Sometimes I wonder if an edit to a poem should “count” as a new post; this poem, for example, has a much better ending now.
…yet again, another good title for a poem, but you’re not getting a poem! No, it’s just, in my absence I’ve been learning a few things. I present this generational Rosetta Stone: http://en.wikipedia.org/wiki/Hey_Hey,_My_My_(Into_the_Black). Due to copyright issues yada yada, I’ll leave you to look up a YouTube recording on your own.
Why this song? Well, I don’t really agree with Joseph Massey about a lot of things, but I do have him in my blog-roll for a reason: he brings relevant points and observations to the table, ones that relate directly to the condition of being a poet—or any kind of author or creator—in this increasingly-no-longer-post-modern world. And, as he quotes to assert, Kurt Cobain’s suicide was more than just a mental health issue. While the actual act may have been a result of heroin addiction, depression, mental illness, etc.—the underlying crisis that fueled Cobain’s angst grew out of complex social realities and, on one level, an existential crisis about the nature of art, popularity, commodity, and sincerity all wrapped into one. And Neil Young touched on this issue, in part through his own personal crisis as a “rock’n'roller” at the time, when he wrote the song in 1979.
And, in a sad epilogue, it’s said that Young now emphasizes the line “once you’re gone/you can’t come back”…
And being is heavy, thick
Like a plank or log underwater
sunken ships on the ocean deep
And we are all every one of us
always again underwater
hidden and perfect in the perfect stillness
And the separateness between us
feels more substantial than just air
The chill in the bones during true solitude confirms
The current of everything that passes in front of us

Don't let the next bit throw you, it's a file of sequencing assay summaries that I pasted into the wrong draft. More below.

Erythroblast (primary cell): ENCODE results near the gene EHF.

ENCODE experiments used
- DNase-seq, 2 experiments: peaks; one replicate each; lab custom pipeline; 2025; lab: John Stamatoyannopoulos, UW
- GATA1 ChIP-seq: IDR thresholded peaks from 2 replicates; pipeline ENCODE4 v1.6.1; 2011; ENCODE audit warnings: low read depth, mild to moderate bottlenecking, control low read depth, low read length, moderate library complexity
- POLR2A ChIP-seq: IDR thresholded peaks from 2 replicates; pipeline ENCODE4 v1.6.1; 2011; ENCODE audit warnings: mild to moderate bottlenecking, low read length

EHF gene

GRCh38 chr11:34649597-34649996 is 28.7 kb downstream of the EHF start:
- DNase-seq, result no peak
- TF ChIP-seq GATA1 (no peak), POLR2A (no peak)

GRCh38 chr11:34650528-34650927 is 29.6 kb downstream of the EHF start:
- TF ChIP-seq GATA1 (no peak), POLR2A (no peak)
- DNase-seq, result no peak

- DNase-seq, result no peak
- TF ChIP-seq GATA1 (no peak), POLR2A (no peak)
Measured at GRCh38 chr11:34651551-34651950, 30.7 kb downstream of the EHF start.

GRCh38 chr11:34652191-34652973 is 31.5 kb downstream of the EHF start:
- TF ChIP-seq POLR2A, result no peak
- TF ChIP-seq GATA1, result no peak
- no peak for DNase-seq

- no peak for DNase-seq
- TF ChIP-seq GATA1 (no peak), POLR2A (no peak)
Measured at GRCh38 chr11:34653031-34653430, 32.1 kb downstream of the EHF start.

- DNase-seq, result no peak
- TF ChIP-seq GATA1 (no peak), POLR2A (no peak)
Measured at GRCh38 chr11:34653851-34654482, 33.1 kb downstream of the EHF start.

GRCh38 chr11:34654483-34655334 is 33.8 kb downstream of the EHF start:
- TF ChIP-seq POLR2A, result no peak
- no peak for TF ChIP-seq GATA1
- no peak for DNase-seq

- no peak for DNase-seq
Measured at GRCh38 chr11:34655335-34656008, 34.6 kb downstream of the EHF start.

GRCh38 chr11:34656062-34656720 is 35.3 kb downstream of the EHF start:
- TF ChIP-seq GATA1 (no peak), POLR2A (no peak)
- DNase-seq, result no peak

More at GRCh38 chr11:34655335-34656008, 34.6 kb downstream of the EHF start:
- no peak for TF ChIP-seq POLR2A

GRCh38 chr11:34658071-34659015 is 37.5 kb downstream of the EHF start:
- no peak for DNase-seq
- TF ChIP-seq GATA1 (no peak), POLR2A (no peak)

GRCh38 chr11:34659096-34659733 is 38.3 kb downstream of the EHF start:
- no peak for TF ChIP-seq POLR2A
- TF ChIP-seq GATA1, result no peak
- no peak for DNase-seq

deep water flows, now and now and now again
And why should they haunt us, those apparitions
lost to time and chance; the characters
float away from our personal margins, unreal
Except as an echo of motion within the water
And in the end, we do not end with our own end
Nor with an end comprehensible in time
Because, to the degree that we are each blessed
If still mortal, we can only know the end to our story
while the full tapestry remains submerged to time
mysterious to all but those too dead to know,
and mystery, like the weight of the ocean, is heavy, thick…
Yes… yes, I did. “Me And The Devil” was fun but, ultimately, flawed…
Quick question: what “counts” as writing new material, but doesn’t require actually producing new material? Why, edited material, of course! And since “California 2012″ is too big—both in size and scope—for me to rewrite in one sitting, I am just posting the first part. As you might note from previous versions, this go around is much tighter. Hell, I may eventually even fashion a good poem out of it. I’m getting rid of the rhyming section, for now… well, that’s “Part Two” anyway, so we’ll just wait and see. Anyway…
To all those of us who grew up post-modern
—we never had the privilege of being absurd—
To those who managed to find their own God
in the desert sun, a morning’s wave, or beat-up quarter pipe
To the plastic Tiki deities and technicolor demons
fixed to the walls of a Sunset Boulevard bar
Realities absurd only to outsiders
Shibboleths of time and space, like the way
you merge onto a freeway or
greet each endless Summer night
Finally, also, to everyone who had a dream
that ran out of space, that expanded
until it hit the ocean, then stopped…
Here, where the freeways run like rivers
deeper than the Mississippi
and the seasons fade and bleed into an Eternal Season
To every one of us—the actual and living inhabitants
of the second-cousin to the American Dream
—the California Myth—
We are all, somehow, both real and unreal, living and abstract
we are the sinew, bone and muscle of all of America’s dreaming.
Yeah, I’m going there. I realize I’m a white-bread sub-urban college educated person—hardly an authentic Compton gangsta. But then again, that’s the point, isn’t it? If we’re going to grant that gangsta culture is something more than just adolescent posturing and talking fast—if we recognize it as a valid art form—then we must also grant that very, very “white” people can, ultimately, appreciate it.
This subject also touches on the fact that I believe white people should be allowed to say the word “nigga” without potential embarrassment when quoting classic literature. See, because if we’re going to admit hip hop stars to the “canon” then we must make their work freely accessible to everyone. This means, no more racial hipster posturing—you don’t have to be a certain shade of skin or darker just to appreciate good lyrics.